Like the people who wear military uniforms and medals of valor they never earned, many Twitter users steal jokes so that they can pretend to be funnier than they actually are. Instead of stolen valor, they have stolen humor. Conan O’Brien was recently accused of stealing jokes tweeted by Robert Alex Kaseberg and using those jokes in his monologues. Kaseberg is suing for the unattributed use of several of his masterpieces in 140 characters.
I empathize with Mr. Kaseberg because I know how upsetting it can be to hear one’s own joke in someone else’s act. In the 90s, I was getting jokes on a few popular syndicated radio shows. Shortly after It Takes a Village by Hillary Clinton was published, I made a joke that the sequel would be titled It Takes a Village Idiot. The joke got on the air in dozens of cities. A few days later, Don Imus was the speaker at the Press Correspondents’ Dinner in Washington D.C. I watched the event live on C-SPAN, and I nearly choked on my corn chips when he uttered the line.
When people write topical jokes they’re dealing with the biggest news stories of the day or week. Because of that, many hit the same topics and write jokes based on the same premises. With topical jokes, it’s possible, and even probable, that several writers will come up with jokes that are similar. Even though my joke was incredibly clever, Imus or someone who wrote for him certainly could have come up with the same line.
Speaking of idiots, I once had a job an idiot could do. And I was very good at it. But I digress.
Familiar themes also serve as premises for jokes. Here’s a joke I used to tell. “If money is the root of all evil, I must be on my way to sainthood.” (I know the Bible verse says “the love of money.” However, that didn’t fit well for the joke.) Over a year after using that joke in my standup act, I saw it in a newspaper comic strip. I didn’t do much comedy outside of Florida and I doubted that the artist had somehow stumbled across my joke. She simply came up with the same joke.
After I published my book, Humor 101: How to Tell Jokes for Power, Prestige, Profit, and Personal Fulfillment, I was accused by someone from New York of stealing one of his jokes. The joke was different, but the premise was the same: A sense of humor is one of the most desired attributes when seeking a relationship. It wasn’t exactly a unique idea. The guy was doing local gigs in New York and he hadn’t had his joke published anywhere. Although he could not figure out how I had gotten access to his joke, he was certain that I had. There was no way to reason with him. He threatened to sue, but nothing ever came of that.
Twitter is a sharing platform. It’s also a stealing platform where many users cut, paste, and take credit for other people’s tweets. That genie is out of the bottle and it’s never going back in. Tweet plagiarism is sometimes referred to as twagiarism. Some twagiarists develop impressive followings. Sammy Rhodes accumulated 130,000 followers and became a Twitter rockstar with his funny tweets. In 2013, he got called out for plagiarism by comedian Patton Oswalt. Rhodes left Twitter for a while, but he’s back tweeting like a canary. Although he occasionally recycles his own lines, there don’t seem to be any accusations of fresh twagiarism.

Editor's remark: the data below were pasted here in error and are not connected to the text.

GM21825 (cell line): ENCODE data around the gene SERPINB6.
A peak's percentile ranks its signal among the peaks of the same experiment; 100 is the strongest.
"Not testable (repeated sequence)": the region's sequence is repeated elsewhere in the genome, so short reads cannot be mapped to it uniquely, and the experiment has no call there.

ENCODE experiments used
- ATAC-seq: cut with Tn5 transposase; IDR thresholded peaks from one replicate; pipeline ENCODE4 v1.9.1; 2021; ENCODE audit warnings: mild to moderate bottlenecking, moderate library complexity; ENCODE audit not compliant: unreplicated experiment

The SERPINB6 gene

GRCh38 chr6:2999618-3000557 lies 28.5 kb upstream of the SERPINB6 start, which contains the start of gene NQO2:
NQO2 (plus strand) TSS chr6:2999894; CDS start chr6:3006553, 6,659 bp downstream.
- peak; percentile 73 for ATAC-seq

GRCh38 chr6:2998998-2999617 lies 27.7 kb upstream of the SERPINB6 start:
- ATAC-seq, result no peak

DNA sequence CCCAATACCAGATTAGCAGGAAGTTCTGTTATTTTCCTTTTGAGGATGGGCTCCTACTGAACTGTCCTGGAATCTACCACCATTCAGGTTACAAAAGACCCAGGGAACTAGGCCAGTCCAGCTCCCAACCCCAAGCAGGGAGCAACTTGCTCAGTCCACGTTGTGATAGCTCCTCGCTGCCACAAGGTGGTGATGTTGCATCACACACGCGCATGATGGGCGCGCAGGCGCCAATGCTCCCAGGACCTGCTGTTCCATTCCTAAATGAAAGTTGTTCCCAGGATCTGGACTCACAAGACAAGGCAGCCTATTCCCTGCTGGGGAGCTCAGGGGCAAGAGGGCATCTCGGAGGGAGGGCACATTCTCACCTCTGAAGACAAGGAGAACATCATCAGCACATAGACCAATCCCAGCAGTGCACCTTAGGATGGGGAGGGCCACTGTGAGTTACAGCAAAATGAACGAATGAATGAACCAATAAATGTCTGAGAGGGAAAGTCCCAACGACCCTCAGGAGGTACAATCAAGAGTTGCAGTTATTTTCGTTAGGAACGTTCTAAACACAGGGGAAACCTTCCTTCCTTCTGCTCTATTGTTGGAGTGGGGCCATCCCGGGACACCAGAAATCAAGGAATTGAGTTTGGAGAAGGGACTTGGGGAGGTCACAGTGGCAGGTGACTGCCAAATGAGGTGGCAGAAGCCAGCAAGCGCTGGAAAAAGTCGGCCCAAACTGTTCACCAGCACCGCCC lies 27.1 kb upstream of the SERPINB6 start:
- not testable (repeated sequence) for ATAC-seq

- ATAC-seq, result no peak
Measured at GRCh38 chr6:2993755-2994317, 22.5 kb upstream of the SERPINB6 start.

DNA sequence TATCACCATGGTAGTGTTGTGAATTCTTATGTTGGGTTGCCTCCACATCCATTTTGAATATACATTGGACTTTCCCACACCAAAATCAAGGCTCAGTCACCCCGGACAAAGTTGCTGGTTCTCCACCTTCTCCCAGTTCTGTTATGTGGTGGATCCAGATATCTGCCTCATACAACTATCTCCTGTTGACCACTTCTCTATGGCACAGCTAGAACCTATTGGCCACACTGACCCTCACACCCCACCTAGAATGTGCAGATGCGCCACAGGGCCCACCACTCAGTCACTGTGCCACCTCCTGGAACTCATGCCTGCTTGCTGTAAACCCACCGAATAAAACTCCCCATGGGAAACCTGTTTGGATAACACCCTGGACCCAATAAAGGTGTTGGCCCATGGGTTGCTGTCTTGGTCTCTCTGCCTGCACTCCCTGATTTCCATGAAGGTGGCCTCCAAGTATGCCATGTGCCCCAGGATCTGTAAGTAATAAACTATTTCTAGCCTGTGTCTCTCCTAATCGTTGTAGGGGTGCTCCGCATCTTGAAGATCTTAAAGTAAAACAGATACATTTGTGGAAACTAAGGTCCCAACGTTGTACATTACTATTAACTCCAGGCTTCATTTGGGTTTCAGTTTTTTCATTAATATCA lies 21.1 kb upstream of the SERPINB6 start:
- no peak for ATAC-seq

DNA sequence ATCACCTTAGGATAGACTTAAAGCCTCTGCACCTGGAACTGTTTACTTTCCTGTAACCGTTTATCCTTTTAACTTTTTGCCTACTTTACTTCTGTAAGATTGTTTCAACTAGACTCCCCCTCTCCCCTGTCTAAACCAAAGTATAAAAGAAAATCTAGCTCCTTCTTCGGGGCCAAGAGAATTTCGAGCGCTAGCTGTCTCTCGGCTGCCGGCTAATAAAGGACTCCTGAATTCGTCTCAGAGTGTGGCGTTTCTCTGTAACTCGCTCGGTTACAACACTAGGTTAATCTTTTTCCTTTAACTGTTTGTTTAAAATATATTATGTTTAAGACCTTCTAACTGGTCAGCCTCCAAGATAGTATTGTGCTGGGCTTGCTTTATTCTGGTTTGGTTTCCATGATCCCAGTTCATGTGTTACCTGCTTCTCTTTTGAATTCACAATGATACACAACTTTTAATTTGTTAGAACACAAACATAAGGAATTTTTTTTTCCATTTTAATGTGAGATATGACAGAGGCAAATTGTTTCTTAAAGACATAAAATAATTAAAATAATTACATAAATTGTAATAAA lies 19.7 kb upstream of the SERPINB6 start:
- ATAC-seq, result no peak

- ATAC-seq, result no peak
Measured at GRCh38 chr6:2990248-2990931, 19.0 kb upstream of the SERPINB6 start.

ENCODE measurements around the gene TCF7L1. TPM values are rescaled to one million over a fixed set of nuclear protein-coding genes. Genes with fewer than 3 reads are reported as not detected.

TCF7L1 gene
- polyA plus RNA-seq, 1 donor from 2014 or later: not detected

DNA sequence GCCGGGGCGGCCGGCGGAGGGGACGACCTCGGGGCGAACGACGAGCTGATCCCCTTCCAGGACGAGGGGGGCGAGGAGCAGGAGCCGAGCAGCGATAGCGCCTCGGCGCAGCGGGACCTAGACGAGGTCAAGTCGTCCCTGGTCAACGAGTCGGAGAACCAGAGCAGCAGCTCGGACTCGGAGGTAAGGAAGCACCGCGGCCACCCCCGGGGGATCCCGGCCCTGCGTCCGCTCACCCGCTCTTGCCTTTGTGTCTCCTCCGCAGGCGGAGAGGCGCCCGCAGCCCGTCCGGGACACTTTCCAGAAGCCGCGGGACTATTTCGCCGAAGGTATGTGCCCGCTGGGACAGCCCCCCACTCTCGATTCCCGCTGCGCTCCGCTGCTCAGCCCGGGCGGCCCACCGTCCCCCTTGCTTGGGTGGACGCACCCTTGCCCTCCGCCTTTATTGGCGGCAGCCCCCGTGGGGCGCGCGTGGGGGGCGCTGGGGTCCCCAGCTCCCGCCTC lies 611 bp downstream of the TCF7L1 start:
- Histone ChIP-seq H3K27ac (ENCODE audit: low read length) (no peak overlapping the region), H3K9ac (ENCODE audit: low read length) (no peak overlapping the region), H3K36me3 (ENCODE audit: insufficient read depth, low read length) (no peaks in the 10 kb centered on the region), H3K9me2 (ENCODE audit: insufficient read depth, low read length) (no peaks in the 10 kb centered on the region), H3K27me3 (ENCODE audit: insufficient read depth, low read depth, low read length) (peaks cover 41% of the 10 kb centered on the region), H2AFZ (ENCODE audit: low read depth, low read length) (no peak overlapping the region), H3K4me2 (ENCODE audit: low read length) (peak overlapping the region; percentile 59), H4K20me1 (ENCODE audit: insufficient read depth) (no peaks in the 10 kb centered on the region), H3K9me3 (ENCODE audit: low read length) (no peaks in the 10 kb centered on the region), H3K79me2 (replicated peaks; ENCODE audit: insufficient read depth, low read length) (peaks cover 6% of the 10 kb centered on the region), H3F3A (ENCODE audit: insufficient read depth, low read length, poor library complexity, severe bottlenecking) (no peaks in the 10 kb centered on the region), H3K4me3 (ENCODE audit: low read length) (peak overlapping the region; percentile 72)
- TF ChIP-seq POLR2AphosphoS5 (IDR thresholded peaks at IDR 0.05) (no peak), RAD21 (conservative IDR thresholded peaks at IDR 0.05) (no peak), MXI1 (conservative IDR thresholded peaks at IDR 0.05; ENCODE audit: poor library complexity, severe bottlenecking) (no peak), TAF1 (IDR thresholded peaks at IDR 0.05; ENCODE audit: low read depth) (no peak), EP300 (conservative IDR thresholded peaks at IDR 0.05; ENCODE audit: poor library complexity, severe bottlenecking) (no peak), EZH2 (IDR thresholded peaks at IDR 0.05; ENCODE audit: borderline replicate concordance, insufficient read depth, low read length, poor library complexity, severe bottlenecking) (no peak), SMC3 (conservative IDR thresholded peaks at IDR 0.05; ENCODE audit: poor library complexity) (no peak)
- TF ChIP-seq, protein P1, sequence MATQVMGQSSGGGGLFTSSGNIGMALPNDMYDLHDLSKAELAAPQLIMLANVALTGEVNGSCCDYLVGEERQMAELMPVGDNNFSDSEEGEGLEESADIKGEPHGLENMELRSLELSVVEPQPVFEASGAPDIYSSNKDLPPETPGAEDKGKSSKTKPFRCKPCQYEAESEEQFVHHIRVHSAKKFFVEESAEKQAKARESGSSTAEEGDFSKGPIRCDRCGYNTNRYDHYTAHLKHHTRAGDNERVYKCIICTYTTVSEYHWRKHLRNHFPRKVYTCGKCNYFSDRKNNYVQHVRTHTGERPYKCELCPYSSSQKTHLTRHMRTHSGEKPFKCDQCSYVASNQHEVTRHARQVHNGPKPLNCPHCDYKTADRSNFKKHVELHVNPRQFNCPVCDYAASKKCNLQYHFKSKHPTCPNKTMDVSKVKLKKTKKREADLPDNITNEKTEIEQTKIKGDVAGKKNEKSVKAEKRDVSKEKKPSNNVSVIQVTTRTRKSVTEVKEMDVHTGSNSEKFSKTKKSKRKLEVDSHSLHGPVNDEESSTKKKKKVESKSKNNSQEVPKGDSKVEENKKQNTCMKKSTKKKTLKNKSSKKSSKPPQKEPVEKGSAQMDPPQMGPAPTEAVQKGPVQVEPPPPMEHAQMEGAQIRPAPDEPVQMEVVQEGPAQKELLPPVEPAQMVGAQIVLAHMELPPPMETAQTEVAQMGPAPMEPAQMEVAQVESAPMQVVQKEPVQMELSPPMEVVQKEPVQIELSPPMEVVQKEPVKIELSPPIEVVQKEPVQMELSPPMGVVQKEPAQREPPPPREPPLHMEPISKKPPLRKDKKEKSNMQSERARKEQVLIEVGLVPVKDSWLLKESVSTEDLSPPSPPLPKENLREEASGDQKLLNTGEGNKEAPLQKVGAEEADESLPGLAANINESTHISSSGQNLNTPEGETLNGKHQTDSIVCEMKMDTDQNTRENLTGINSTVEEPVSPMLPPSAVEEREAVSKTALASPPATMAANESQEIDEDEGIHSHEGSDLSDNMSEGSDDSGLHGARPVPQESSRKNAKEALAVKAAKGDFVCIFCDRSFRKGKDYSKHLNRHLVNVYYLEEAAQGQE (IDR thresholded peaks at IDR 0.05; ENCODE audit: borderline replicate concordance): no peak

As I read about Rhodes, I thought up the words tweetaholic and tweetaholism. I believed I had coined two brand new words. Then I Googled those words and found that they’ve been in use for some time, proving my point that more than one person can come up with the same brilliant idea. But again, I digress.
Tweetaholism can be a terrible thing. One tweet is too many and a thousand tweets aren’t enough. (That sentence is based on a line that’s frequently repeated in reference to alcoholism.)
A similar joke here or there doesn’t constitute comedic plagiarism. There have to be several jokes, as there were in the Kaseberg case, or a comedic bit, which is a series of jokes about one topic. For example, I once wrote a bit which was published in the January 2000 issue of The Door Magazine. In 2007, a mega-pastor adapted it for a parody video that got over 100,000 views. There was no attribution and I didn’t even discover the video till 2013.
When I contacted the mega-church about it, the church’s mega-lawyer asserted that my old piece and their video were “very different.” People who steal have no problem lying and denying when confronted. I discovered that Rev. Humongous had also plagiarized my piece in one of his books. The evidence was very obvious in black and white. After I contacted the publisher, they wasted no time inserting my name in a footnote.
Writers need attribution in order to build their livelihoods. Twitter is, and will continue to be, one of the worst places for writers to post anything that they want credit for. Nevertheless, people who write tweets that are good enough to share or steal actually deserve credit for their work.
With topical jokes, more than one writer can come up with the same joke. However, when one writer’s jokes keep showing up in someone else’s act, something is probably wrong. Conan has people who write for him. If the four jokes in question all came from one writer, that person almost certainly plagiarized Kaseberg’s tweets.
Have you heard the one about Conan firing one of his writers?
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